Mechanism: Geometric waveguides use reflective optics, such as mirrors and prisms, to guide light. They offer superior image quality with higher contrast and color saturation due to the use of traditional optics. These waveguides are compatible with high-brightness displays like LCOS, DLP, and microLEDs.

Advantages:

  • Higher Optical Efficiency:  Better light transmission (compared to Diffractive Waveguide Optical Design) leads to reduced power consumption.

  • Established Manufacturing Processes: These waveguides leverage traditional manufacturing techniques, making them relatively easier to produce with high quality.

Challenges:

  • Complex Manufacturing: Despite using established processes, the manufacturing involves precise alignment of multiple optical elements, which can be complex and costly.

  • Light Leakage: These waveguides can suffer from light leakage, although typically less than diffractive waveguides.


Diffractive Waveguides

Mechanism: Diffractive waveguides utilize surface relief gratings (SRG) or holographic gratings to diffract light. They are favored for their minimal thickness, lightweight design, and full transparency.

Advantages:

  • Compact and Lightweight: They allow for sleeker, more stylish AR glasses.

  • Ease of Mass Manufacturing: Laser etching processes make diffractive waveguides easier to scale for mass production. However, diffractive waveguides have high requirements for the brightness of the display. This is because the diffraction process involves significant light loss, necessitating a bright display source to ensure a clear and vivid AR experience. Therefore, the development and improvement of high-brightness display technologies, such as MicroLED and LCOS, are crucial for the successful realization and adoption of diffractive waveguide AR glasses in the consumer market.

Challenges:

  • Color Dispersion: One of the main drawbacks is the "rainbow effect," where different colors diffract at different angles, causing color dispersion.

  • Lower Efficiency: Diffractive waveguides generally have lower optical efficiency, leading to higher power consumption for achieving the same brightness as geometric waveguides.

  • Image Quality: The presence of diffraction gratings can introduce artifacts and reduce overall image clarity compared to geometric waveguides.

Overall, both geometric and diffractive waveguides have unique advantages that cater to different aspects of AR glasses, from image quality to form factor. The choice between them often depends on the specific requirements of the AR application and the desired balance between performance and manufacturability.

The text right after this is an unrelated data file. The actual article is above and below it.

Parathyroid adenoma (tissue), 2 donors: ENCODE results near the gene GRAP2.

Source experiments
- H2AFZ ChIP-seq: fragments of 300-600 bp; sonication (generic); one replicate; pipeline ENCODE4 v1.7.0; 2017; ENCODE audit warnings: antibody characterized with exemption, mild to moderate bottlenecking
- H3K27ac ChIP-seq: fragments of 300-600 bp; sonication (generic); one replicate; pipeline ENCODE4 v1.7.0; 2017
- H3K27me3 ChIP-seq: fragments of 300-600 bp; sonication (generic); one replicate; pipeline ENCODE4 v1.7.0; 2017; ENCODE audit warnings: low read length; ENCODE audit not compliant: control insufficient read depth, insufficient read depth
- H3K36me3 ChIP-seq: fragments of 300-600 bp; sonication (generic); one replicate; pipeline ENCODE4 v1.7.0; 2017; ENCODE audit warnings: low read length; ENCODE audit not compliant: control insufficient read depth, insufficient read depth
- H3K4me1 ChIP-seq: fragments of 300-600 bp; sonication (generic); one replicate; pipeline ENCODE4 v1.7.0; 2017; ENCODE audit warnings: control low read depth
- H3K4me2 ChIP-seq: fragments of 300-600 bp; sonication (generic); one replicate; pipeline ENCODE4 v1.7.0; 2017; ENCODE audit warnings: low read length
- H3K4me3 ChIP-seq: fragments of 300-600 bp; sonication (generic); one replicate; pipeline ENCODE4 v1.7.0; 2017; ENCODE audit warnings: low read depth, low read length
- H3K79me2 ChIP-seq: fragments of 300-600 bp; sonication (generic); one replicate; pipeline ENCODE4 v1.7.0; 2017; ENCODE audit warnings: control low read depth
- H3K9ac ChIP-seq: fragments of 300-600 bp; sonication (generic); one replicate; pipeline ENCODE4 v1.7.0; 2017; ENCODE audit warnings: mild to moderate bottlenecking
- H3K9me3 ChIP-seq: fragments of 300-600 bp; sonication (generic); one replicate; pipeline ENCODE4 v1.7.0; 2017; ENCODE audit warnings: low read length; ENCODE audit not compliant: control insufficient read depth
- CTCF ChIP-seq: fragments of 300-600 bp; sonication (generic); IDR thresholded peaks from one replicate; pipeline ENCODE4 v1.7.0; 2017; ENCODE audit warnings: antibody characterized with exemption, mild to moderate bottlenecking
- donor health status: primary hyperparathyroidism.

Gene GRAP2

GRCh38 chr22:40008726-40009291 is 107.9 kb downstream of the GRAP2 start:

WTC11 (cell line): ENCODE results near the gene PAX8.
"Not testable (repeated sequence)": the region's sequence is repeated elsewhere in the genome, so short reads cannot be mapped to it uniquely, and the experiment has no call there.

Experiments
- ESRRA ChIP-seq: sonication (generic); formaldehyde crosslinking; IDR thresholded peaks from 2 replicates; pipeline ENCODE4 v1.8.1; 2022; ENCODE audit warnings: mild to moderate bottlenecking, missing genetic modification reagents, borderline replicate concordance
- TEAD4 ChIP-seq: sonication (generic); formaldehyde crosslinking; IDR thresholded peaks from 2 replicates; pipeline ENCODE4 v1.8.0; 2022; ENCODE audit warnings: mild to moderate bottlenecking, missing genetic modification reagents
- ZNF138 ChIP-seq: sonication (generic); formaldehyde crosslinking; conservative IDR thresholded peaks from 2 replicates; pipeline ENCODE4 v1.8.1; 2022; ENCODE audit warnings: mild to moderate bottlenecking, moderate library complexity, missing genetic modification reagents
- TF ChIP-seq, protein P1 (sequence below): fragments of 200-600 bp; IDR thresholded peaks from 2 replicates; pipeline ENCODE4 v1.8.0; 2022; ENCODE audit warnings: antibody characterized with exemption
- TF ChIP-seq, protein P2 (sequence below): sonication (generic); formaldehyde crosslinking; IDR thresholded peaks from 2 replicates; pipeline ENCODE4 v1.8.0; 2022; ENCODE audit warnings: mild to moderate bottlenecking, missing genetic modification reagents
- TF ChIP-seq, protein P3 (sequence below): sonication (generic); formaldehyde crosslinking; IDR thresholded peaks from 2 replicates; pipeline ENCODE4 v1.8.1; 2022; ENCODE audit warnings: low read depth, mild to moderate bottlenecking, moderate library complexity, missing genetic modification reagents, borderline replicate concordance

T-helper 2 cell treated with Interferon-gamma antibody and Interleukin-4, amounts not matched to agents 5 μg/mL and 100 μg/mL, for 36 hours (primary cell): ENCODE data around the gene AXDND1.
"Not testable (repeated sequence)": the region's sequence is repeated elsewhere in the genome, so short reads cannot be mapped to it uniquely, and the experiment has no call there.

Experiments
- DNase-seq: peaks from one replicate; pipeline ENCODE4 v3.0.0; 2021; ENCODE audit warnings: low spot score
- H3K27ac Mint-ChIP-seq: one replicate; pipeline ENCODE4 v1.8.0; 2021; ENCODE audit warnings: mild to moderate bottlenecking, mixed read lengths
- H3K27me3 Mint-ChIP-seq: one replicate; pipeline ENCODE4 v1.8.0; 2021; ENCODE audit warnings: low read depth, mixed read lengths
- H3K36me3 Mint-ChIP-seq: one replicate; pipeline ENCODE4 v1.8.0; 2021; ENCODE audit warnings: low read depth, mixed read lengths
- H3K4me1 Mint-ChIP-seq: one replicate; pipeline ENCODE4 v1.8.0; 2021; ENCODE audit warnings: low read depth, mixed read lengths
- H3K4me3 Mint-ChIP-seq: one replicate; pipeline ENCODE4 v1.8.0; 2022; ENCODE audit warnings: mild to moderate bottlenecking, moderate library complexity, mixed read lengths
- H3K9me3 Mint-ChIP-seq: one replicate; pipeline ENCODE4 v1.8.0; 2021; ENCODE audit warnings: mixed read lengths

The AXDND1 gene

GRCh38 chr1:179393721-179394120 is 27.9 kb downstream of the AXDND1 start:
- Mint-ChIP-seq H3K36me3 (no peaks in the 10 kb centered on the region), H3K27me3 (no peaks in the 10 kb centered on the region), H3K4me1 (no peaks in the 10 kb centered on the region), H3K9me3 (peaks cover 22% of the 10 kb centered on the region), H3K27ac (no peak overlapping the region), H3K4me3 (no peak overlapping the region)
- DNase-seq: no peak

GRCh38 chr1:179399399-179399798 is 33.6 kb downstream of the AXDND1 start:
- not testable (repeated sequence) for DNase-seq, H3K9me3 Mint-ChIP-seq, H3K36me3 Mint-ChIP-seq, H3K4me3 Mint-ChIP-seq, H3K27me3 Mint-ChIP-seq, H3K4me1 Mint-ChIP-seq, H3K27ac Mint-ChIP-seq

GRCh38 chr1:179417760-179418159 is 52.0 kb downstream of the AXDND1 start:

Industry Trends

The AR industry prefers high-brightness displays such as microLEDs for diffractive waveguides to compensate for light loss and ensure a vivid AR experience. As advancements continue, the combination of microLED and diffractive waveguides is seen as the optimal solution for developing lightweight, daily-wear AR glasses. This combination provides high brightness and efficiency, making it suitable for consumer use​.


Rumor has it that Meta will launch three different types of AR glasses featuring AR displays with small, middle, and large FOV within the next three years. Two of these will adopt diffractive waveguides, while one will adopt geometric waveguides. These advancements promise to cater to a variety of user needs and preferences, enhancing the AR experience with varying degrees of field of view and technological sophistication. Let’s look forward to these exciting rumors becoming a great reality.


RayNeo X2: A Case Study in Diffractive Waveguide and MicroLED Integration

The RayNeo X2 AR glasses utilize a combination of full-color Micro-LED displays and diffractive waveguide technology. This combination offers several advantages over the Birdbath design, including a higher transparency rate, with the RayNeo X2 achieving over 85% transparency compared to the Birdbath's 15%-25%. The high transparency of diffractive waveguides allows AR glasses to have a design closer to ordinary glasses and provides a better view of external scenes, which is crucial for creating augmented reality content.

Micro-LED displays complement the low light efficiency of waveguide solutions by providing high brightness, making them an ideal match for diffractive waveguides. This combination ensures that the AR experience is bright and clear, even in challenging lighting conditions.


Does Metavision Have an Existing Waveguide Design AR Glass?

Yes, Metavision has successfully integrated waveguide optical solutions into its product lineup, most notably with the launch of the M51 AR glasses in 2022.

The AR glasses M51 utilize geometric waveguide technology, achieving an impressive 85% light transmission rate. This advanced optical design allows users to view augmented reality content seamlessly overlaid on the real world without significant obstruction, ensuring a clear and immersive experience. The M51 is equipped with an LCoS (Liquid Crystal on Silicon) display, which provides sharp and vibrant images, essential for high-quality AR applications.

The M51 AR glasses choose LCoS (Liquid Crystal on Silicon) displays due to their distinct advantages in delivering high-quality visuals. LCoS displays are known for their ability to produce sharp and detailed images with excellent color accuracy. This makes them particularly suitable for AR applications where clarity and precision are paramount. The reflective nature of LCoS technology allows for a higher resolution and better control over the light, resulting in a more vibrant and lifelike augmented reality experience.

 

We are also in the development of new AR glasses with waveguide optical design. Join us and let’s shape the future of augmented reality together!